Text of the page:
Thursday, October 21st, 2010 - 6:32
Wednesday, October 20, 2010 - 07:21
"It would be incredibly depressing if big lessons didn't come out of this," says Laura Chick, the Inspector General for California's Recovery Act programs.
As she watches over California's Recovery Act spending, Laura Chick has to have a "tough outer skin," she told us. “There’s a great deal of resistance and hostility toward my office, my position and my work.
“There’s a culture up here that says we do not want to air out our dirty laundry and there’s a lot of energy that goes into covering up mediocrity. Some people have a definition of loyalty to the Governor as making him look good. I push back and say 'that’s not the Governor’s own definition of loyalty. If you try to cover something up, it will come back in a way that will haunt you. If you discover problems and fix them, that’s when government looks the best.'”
Chick has focused on fixing government problems, both in her eight year stint as the feisty and determined controller of Los Angeles and in her current IG position, which she took on in April of 2009. She gets action – partly because Gov. Arnold Schwarzenegger pays attention to what she does. “My dream of having a chief executive take my reports seriously has been fulfilled,” says Chick (photo at left).
In a wide ranging recent conversation with her, Chick showed herself to be a big fan of the transparency and accountability provisions of the Recovery Act and passionate about improving government by analyzing what went right and wrong.
Q. What are the major lessons you’ve learned watching the Recovery Act being implemented in California?
Chick: I’ve really seen how harmful it is having government in silos. Harmful and obstructionist turf mentality doesn’t just slow things down. It messes with the end results.
Q. Could you give us an example?
Chick: With the weatherization money, there wasn’t the kind of coordination between DOE, HHS and HUD. People are wringing their hands about how slowly this is going, but the right people at the right federal and state departments weren’t integrating and coordinating. Why did we focus on single family homes instead of focusing more on subsidized low-income housing?
Q. Have governments done enough self-examination on the results of Recovery Act spending?
Chick: I am adamantly critical of government at every level for the lack of robust regular and frequent self-evaluation. I used to define my job as city controller as the person who asked and answered the questions. How are we doing? How can we do it better?
One big state department that receives Recovery dollars said to me, “We could be looking a little deeper at the results, but the feds don’t ask us to and why would we do what the feds don’t ask us to do?” There’s a certain amount of laziness.
They’re also wary. They think, “If we come up with a bad result, maybe we won’t get money next year.”
Q. What kind of improvements in Recovery Act spending could have been made up front?
Chick: I noticed right away that there weren’t the kinds of integrated plans at the front end that laid out strategy. Early on, the California Primary Care Association was wringing its hands because they had money for construction, but they hit a roadblock with the Historic Preservation office. There was a backlog of weeks and weeks of work piling up. This problem could have been anticipated, but no one bothered to think about this as a potential slowdown. With some creative thinking, they were able to get rid of the backlog.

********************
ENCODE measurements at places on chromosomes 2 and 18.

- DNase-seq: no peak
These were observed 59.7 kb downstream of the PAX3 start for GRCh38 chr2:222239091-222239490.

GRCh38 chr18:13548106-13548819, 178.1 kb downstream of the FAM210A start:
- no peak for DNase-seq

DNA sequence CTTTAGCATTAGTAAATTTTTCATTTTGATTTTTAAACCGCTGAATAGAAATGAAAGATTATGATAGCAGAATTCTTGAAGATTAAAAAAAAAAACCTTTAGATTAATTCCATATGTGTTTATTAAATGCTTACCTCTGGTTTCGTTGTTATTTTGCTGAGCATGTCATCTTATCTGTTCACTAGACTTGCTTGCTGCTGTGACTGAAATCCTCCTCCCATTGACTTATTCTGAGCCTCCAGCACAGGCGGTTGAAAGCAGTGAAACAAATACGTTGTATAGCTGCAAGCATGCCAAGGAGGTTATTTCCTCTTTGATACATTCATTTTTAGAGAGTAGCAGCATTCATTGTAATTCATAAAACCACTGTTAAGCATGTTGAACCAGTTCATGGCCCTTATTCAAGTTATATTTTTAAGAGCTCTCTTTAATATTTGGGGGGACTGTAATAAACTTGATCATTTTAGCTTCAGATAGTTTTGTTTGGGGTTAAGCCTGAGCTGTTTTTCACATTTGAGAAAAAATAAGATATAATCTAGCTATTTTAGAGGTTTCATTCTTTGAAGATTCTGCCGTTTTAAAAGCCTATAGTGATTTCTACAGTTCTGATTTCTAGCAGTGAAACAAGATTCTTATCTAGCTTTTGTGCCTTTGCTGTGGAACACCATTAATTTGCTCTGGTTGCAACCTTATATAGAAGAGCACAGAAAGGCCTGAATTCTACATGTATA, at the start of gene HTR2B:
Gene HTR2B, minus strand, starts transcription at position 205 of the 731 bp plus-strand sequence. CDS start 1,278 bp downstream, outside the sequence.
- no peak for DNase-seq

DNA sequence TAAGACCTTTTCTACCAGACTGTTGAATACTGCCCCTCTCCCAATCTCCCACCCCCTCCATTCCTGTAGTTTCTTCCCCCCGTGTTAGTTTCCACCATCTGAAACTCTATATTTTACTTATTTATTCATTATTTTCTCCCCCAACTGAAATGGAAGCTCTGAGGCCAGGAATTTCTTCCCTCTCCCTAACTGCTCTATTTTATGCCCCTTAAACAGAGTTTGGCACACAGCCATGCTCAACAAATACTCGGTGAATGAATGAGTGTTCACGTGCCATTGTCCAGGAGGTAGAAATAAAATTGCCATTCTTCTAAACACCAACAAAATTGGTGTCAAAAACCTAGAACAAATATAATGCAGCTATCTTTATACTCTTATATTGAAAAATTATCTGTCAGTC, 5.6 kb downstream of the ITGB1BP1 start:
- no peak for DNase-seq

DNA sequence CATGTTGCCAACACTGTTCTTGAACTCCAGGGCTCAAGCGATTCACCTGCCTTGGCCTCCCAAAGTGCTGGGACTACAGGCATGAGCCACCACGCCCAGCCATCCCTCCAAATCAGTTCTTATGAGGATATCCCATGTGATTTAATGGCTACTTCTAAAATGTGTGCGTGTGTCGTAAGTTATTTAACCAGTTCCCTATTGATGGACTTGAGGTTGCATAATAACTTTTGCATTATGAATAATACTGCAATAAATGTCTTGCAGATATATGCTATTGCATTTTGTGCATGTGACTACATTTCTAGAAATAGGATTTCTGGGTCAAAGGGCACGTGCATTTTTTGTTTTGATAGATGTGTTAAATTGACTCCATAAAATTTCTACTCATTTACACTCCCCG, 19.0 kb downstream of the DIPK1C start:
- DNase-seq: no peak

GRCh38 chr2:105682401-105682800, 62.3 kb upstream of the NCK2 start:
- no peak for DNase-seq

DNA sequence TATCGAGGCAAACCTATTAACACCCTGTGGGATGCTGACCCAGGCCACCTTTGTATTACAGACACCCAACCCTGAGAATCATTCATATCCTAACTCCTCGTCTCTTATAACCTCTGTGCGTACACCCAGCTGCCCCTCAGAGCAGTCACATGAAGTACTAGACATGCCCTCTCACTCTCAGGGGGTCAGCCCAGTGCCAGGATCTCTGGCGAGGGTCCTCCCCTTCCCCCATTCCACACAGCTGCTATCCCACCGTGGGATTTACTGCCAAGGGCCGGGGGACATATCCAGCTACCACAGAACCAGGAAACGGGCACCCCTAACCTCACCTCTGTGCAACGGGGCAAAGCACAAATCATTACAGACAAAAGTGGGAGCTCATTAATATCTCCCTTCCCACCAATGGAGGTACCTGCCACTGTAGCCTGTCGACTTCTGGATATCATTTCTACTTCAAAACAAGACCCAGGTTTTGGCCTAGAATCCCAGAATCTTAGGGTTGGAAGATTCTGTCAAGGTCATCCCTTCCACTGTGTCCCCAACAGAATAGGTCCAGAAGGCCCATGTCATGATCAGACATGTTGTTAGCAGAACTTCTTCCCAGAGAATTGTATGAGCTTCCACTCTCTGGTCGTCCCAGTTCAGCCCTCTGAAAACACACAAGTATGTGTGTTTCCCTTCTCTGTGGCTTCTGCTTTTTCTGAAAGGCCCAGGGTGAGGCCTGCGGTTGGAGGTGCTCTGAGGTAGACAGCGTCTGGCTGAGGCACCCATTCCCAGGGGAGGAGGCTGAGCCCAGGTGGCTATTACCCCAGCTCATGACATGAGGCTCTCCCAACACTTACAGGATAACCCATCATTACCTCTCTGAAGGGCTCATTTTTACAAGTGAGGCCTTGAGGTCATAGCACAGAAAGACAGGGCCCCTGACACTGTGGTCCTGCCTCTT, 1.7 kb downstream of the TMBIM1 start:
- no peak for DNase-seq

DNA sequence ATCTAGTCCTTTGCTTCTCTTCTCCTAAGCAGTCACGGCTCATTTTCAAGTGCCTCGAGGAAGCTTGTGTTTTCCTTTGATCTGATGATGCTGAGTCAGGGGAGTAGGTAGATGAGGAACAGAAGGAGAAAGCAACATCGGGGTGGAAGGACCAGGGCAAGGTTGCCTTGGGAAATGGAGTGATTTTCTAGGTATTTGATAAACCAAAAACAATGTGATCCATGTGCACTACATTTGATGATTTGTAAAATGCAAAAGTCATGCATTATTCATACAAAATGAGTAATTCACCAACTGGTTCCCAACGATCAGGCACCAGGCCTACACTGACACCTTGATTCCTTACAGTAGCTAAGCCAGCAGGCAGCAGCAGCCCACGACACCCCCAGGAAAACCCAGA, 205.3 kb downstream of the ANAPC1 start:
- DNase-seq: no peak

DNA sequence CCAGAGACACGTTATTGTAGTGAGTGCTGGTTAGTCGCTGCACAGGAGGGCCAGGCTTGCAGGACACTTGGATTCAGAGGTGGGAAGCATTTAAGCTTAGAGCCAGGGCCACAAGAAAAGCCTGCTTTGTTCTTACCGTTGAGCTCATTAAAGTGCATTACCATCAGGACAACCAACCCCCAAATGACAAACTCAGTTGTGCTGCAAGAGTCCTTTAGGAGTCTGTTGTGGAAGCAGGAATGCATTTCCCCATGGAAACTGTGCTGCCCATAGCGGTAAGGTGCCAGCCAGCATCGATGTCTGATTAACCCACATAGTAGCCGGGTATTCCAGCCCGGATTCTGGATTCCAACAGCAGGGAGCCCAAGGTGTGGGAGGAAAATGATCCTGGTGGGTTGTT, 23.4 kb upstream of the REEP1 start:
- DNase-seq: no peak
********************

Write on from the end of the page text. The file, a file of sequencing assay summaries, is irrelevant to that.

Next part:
Q. What’s the moral of that story?
Chick: It’s not a question of getting rid of historic preservation guidelines or of having too much regulation. It’s making a list of all the steps a construction project goes through. Then you can integrate processes and do things in a good logical common sense way. What the Recovery Act has exposed at every level of government is gross inefficiency and a lack of common sense.
Q. Are there areas of the Recovery Act that have particularly impressed you?
Chick: I’m most impressed with the dollars that are linking environmental goals and the creation of new jobs. This makes government a much more successful player in economic development than it has been in the past. I’ve criticized the weatherization program for not expanding to include affordable housing, but the workers who were trained will continue to find jobs. The spending on highways and high-speed rail is putting construction workers to work and leaving a legacy of improved infrastructure. And the research. People want immediate gratification, but some of this is strengthening our economy going forward. I’d go toe-to-toe with anyone who says there aren’t positive results.
Q. Are there ways that the Recovery Act has improved government?
Chick: There’s much more contact between the different levels of government. That’s a very positive thing. Local government is able to communicate to the feds what’s not working. In the first six months, particularly, there was unprecedented contact. States were pushing back and the feds were rewriting guidelines. There’s lots of communication and we have unprecedented data. The Inspector Generals also have much more of a presence out at the local level and that’s not all onerous. They’re working with the states to correct problems and address issues. I’m just hoping that with the emphasis on transparency there will be very good public analysis done.
Q. Any parting thoughts?
Chick: The transparency and accountability measures are targeted at helping government at every level learn lessons and improve. We really need an active and energetic exploration of lessons learned. It would be incredibly depressing if big lessons didn’t come out of this. It has to be about more than preventing stupid spending and waste. It’s got to be about government coming out of this better.